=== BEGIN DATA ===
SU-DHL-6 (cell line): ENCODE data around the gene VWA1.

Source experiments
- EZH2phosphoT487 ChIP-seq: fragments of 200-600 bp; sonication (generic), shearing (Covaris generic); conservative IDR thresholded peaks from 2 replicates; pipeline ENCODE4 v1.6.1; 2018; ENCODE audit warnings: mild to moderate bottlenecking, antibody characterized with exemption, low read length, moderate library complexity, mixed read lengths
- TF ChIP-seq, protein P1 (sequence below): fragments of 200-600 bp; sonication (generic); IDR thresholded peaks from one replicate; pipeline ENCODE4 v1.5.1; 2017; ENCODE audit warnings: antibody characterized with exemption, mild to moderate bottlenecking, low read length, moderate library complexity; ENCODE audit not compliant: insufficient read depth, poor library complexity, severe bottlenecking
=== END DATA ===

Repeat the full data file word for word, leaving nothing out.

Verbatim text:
SU-DHL-6 (cell line): ENCODE data around the gene VWA1.

Source experiments
- EZH2phosphoT487 ChIP-seq: fragments of 200-600 bp; sonication (generic), shearing (Covaris generic); conservative IDR thresholded peaks from 2 replicates; pipeline ENCODE4 v1.6.1; 2018; ENCODE audit warnings: mild to moderate bottlenecking, antibody characterized with exemption, low read length, moderate library complexity, mixed read lengths
- TF ChIP-seq, protein P1 (sequence below): fragments of 200-600 bp; sonication (generic); IDR thresholded peaks from one replicate; pipeline ENCODE4 v1.5.1; 2017; ENCODE audit warnings: antibody characterized with exemption, mild to moderate bottlenecking, low read length, moderate library complexity; ENCODE audit not compliant: insufficient read depth, poor library complexity, severe bottlenecking